By Erin Pressley
MIAMI BEACH, Fla.—When he was younger, NACS Leadership Forum speaker Michel Falcon worked hard to pay for a college degree, but the academics weren’t resonating with him and he knew there had to be another way to learn how to build a business. Eventually, he got a job at 1-800-Got-Junk? Largely driving his decision was a quote from owner and CEO Brian Scudamore posted on the wall of the company HQ: “It’s all about people.” Falcon joined the team hoping to learn about entrepreneurship and business, and during his five years there discovered that company culture was mandatory for running a business.
Many years later, Falcon is at the helm of a $40 million company, running several restaurants and employing more than 300 people. His book, People-First Culture: Build a Lasting Business by Shifting Your Focus From Profits to People, came out last year and he shared some of his insights with Leadership Forum attendees.
“Regardless of the industry or size or whatever we have in common, it is our responsibility as leaders to manage the behaviors and expectations of our people,” said Falcon. If a company wants to build an admired brand, it needs to identify what it wants the market to see and feel when they see that brand. It has to evoke emotion and that emotion has to be positive. To get there, companies must embrace a people-first culture.
“A people-first culture is simple to understand,” Falcon said, “It’s about building a business that is admired by customers, employees and the communities you reside within.” After all, he said, “We want our employees to be engaged every day—not just on payday.” So, why, if this is what employers want, do companies fall short?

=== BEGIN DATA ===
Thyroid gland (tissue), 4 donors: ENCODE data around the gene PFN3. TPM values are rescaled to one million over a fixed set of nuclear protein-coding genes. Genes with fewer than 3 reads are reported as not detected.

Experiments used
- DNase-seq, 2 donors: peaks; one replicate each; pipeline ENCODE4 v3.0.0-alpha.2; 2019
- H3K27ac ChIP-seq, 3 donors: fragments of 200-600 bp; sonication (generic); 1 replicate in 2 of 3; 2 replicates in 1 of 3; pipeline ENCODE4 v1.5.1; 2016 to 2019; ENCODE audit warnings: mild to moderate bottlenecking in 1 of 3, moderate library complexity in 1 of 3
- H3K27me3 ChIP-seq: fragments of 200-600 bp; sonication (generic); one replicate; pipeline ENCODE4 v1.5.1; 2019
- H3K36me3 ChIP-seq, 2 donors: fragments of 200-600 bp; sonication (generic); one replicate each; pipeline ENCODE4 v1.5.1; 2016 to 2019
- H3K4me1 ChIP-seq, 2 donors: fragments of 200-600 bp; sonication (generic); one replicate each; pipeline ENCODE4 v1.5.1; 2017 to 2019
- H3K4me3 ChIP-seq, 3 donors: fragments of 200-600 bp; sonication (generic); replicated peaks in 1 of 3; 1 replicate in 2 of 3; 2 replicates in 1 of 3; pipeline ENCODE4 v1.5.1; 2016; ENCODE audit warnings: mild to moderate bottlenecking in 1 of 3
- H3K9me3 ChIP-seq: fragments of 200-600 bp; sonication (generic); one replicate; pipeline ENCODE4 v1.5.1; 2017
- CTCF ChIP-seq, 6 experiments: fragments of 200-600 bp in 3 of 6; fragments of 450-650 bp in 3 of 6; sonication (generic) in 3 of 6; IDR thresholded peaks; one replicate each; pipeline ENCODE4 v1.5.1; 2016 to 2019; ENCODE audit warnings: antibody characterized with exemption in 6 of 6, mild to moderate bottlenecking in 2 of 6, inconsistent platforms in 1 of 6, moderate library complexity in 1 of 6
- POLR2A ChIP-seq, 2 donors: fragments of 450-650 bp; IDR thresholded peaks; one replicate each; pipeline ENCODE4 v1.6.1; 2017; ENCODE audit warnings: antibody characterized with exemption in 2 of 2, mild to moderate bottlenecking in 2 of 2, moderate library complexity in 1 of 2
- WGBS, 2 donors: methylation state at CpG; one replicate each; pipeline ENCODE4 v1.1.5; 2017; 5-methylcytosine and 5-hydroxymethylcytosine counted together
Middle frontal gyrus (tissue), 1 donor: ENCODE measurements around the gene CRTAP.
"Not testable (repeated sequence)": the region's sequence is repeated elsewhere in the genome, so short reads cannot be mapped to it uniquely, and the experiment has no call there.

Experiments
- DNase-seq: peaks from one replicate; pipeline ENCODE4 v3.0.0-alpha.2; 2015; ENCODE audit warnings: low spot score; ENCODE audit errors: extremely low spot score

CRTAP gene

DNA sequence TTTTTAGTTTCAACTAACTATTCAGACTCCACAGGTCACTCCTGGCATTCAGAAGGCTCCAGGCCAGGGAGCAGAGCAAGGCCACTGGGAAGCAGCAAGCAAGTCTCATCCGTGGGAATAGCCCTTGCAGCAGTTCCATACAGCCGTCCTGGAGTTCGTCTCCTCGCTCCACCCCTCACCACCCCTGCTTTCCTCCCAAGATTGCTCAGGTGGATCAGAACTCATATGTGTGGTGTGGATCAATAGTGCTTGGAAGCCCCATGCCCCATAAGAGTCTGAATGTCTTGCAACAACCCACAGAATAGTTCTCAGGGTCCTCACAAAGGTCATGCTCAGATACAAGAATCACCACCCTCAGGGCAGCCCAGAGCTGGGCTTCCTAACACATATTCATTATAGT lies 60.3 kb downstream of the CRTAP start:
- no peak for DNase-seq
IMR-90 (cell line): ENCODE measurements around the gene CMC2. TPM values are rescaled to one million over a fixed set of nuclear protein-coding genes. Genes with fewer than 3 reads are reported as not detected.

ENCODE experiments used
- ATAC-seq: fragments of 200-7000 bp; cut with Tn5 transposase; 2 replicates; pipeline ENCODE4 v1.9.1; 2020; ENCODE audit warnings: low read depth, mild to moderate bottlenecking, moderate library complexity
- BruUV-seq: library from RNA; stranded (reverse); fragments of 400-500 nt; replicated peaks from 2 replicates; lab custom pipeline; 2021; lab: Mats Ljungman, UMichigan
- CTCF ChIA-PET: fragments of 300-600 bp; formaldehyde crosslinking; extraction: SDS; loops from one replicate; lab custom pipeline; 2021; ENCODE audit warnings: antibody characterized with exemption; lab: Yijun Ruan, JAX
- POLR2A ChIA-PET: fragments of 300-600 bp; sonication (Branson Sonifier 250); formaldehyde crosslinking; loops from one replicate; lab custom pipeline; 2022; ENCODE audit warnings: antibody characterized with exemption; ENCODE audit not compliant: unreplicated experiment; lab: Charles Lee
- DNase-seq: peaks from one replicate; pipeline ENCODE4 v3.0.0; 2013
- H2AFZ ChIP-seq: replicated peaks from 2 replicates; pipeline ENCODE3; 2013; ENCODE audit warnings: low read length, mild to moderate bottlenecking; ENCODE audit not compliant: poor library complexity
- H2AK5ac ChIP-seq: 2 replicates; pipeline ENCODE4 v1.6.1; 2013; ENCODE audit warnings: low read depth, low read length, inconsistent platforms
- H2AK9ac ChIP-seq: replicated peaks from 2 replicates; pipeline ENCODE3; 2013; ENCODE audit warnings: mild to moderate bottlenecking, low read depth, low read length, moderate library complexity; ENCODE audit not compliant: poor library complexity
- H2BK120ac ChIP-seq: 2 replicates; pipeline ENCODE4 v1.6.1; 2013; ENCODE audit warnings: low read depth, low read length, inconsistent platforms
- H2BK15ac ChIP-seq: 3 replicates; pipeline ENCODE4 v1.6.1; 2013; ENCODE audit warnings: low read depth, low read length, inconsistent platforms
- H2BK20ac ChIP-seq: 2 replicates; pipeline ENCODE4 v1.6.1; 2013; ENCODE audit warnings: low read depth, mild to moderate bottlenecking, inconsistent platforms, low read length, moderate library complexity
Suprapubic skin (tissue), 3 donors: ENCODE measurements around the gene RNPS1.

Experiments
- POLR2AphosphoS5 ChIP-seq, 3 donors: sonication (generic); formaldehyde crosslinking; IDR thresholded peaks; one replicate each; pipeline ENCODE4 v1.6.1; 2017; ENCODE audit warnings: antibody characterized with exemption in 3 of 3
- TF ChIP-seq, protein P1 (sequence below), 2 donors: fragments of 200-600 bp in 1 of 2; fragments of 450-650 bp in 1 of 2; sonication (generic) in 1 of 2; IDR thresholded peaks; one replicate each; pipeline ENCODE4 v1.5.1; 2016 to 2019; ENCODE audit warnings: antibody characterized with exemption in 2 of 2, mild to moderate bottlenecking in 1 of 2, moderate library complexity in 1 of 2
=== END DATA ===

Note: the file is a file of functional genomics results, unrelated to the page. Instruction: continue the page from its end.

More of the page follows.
Falcon advises companies to start with purpose: “What is the purpose of your company? And it can't be about making money—your team won’t align around it.” And his company’s mission: to consistency deliver seamless experiences (to anyone, whether customers, colleagues, suppliers).
Most companies have a mission, vision and values—“But how often do we integrate values into hiring?” Falcon asked. He has his company’s five values embroidered into the seams of every apron worn by staff and visits his restaurant locations regularly, always quizzing staff on the values—if they forget, he has them stop what they are doing and memorize them before coming back onto the floor.
“If employees know the purpose of our company and then create alignment and bring purpose to the team as individuals, then authentic engagement will follow,” Falcon shared. “Whether employees want to be with you forever or just for a little bit, if you create alignment behind purpose with your employees, customers and team members, you’re going to achieve authentic engagement.”
And be sure to focus on engagement first before focusing on new products and processes. “People don't fail, processes do,” he stated. “The education people need to succeed is vital, and if they are not succeeding we need to ask if the education we provided is not serving them well.”
Clearly, Falcon believes in investing heavily in learning and development. “Let our customers tell our stories, but if our team members are trained well to deliver great experiences that will feed the customers.” And your learning and development program can’t be static since your customers are changing often. Let’s face it, Falcon stated, “Companies do have money for learning and development, we are just choosing it to spend somewhere else.”
Don’t miss Michel Falcon’s chat with Convenience Matters podcast hosts Jeff Lenard, vice president, Strategic Industry Initiatives, NACS, and Carolyn Schnare, director strategic initiatives, NACS, in Episode No. 212, “Put People First to Grow Profitability.”
Look for more coverage of the NACS Leadership Forum in the NACS Daily this week and in the April issue of NACS Magazine.
Erin Pressley is NACS vice president of Education & Media.